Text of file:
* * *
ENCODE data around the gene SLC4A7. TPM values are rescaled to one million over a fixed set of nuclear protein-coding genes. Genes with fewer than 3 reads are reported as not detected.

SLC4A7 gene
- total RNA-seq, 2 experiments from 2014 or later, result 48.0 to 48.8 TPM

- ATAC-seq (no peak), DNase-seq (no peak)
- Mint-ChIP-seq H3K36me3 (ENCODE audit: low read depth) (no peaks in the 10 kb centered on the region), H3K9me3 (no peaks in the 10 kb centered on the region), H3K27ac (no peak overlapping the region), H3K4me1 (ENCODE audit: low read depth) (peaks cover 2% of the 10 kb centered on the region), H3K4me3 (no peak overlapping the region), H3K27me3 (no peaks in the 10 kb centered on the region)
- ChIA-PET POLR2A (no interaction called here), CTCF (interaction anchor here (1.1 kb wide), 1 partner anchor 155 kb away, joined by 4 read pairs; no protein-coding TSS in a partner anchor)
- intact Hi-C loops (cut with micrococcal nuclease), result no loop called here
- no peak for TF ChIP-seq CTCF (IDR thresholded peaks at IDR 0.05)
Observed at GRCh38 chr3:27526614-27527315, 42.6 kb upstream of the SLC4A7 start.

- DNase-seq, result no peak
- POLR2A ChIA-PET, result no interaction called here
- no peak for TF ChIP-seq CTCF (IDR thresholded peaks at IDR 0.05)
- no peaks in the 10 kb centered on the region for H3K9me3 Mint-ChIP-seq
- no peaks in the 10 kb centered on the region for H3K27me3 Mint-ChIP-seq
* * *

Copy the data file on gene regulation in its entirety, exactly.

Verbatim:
ENCODE data around the gene SLC4A7. TPM values are rescaled to one million over a fixed set of nuclear protein-coding genes. Genes with fewer than 3 reads are reported as not detected.

SLC4A7 gene
- total RNA-seq, 2 experiments from 2014 or later, result 48.0 to 48.8 TPM

- ATAC-seq (no peak), DNase-seq (no peak)
- Mint-ChIP-seq H3K36me3 (ENCODE audit: low read depth) (no peaks in the 10 kb centered on the region), H3K9me3 (no peaks in the 10 kb centered on the region), H3K27ac (no peak overlapping the region), H3K4me1 (ENCODE audit: low read depth) (peaks cover 2% of the 10 kb centered on the region), H3K4me3 (no peak overlapping the region), H3K27me3 (no peaks in the 10 kb centered on the region)
- ChIA-PET POLR2A (no interaction called here), CTCF (interaction anchor here (1.1 kb wide), 1 partner anchor 155 kb away, joined by 4 read pairs; no protein-coding TSS in a partner anchor)
- intact Hi-C loops (cut with micrococcal nuclease), result no loop called here
- no peak for TF ChIP-seq CTCF (IDR thresholded peaks at IDR 0.05)
Observed at GRCh38 chr3:27526614-27527315, 42.6 kb upstream of the SLC4A7 start.

- DNase-seq, result no peak
- POLR2A ChIA-PET, result no interaction called here
- no peak for TF ChIP-seq CTCF (IDR thresholded peaks at IDR 0.05)
- no peaks in the 10 kb centered on the region for H3K9me3 Mint-ChIP-seq
- no peaks in the 10 kb centered on the region for H3K27me3 Mint-ChIP-seq